Octavo Dia

Thursday, May 24, 2012

Why Everyone Hates Inflation...

...despite what Matt Yglesias says:

Now a fancy-pants economics blogger can tell you that the most important price in the economy is the price of labor and the price of labor is equal to workers' incomes, so a general increase in the nominal price level is necessarily a general increase in nominal incomes. But nobody seems to believe that. Instead people are convinced that gasoline and milk are the main prices in the economy, and that a general increase in the nominal price level is necessarily a general decline in real incomes.

What the "fancy-pants economics blogger" doesn't understand is that the workers are behaving in a rational income.  They intuitively recognize that (a) wages are sticky, both up and down, and (b) they have no bargaining power with enormous numbers of unemployed.  If nominal prices rise due to nominal, inflationary increases, the will suffer a real, immediate loss of purchasing power, and their wages will only rise on a lag, if they rise at all.  The benefits however, are uncertain--being contingent on an economic recovery--and will accrue mainly to the newly employed.  Thus people hate inflation, even though it is theoretically better for everyone, because they bear immediate costs and take on risk, only to share the benefits.

Wednesday, May 16, 2012

How to Fund a Public Sector Pension

Politicians have a bad habit of promising more than they can deliver--especially if the delivery part happens when someone else is in office.  This is particularly true of public sector pension.  In lieu of raising wages to attract talent, which would in turn require raising taxes, politicians raise the public sector pension instead and defer the raising of taxes.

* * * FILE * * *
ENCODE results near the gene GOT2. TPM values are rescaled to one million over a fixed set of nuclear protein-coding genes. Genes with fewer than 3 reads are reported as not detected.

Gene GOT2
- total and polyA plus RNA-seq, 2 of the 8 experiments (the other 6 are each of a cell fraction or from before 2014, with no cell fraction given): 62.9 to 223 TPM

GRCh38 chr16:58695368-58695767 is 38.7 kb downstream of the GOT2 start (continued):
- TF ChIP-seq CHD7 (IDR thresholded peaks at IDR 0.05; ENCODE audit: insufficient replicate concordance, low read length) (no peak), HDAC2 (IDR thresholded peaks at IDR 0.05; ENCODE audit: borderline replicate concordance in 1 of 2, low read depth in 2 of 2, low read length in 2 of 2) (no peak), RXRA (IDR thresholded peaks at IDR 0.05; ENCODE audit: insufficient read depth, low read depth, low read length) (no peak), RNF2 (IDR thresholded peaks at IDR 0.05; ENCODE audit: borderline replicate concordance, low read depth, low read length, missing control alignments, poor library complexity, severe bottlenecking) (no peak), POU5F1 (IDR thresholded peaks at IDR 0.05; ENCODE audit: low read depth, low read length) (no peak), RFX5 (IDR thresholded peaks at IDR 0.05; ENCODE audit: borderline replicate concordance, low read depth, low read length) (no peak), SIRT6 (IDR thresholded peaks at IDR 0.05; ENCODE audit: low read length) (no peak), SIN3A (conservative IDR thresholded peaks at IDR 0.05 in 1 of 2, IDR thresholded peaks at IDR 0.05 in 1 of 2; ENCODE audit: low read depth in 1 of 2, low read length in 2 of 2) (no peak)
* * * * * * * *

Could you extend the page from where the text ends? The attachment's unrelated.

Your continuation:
The reason they can get away with this is the discount rate--a dollar twenty years from now is worth less than a dollar now, in no small part because a dollar now would have twenty years to reap returns on investment.  It only makes sense, therefore, that a dollar in twenty years be valued at only, say, 25 cents now.  So a politician can promise a dollar, but only raise 25 cents.  If they use a particularly steep discount rate (most states assume a staggeringly-high, consistent return of 8% from a conservative portfolio), they can underfund the pension scheme even more severely.

The way to get around this problem is to assume that the discount rate does not exist.  Even though it does not make financial sense, it makes political sense.  If a politician promises a dollar in twenty years, he has to put up a dollar now.  If the fund drops below the 1:1 ratio, the fund will hold any investment return until the 1:1 ratio is regained.  If the fund goes above the 1:1 ratio, the excess investment earning would be paid into the treasury.  In effect, you'd have the opposite impact on a politician's preferences.  Promising a pension would have an immediate impact on spending and would benefit his antecedents.

As side benefits, a pre-funded public sector pension, however, would never go broke--the pension would never need infusions of cash--even if it suffered severe losses, it would have time for investment returns to make up the shortfall.  This is particularly helpful since pension fund bailouts happen during financial crises, making them pro-cyclical.  A fully-funded pension scheme, but contrast, would be contra-cyclical to the market, as funds would be withdrawn during the bull markets and invested during the bear market (which has an additional benefit of letting the fund buy low and sell high).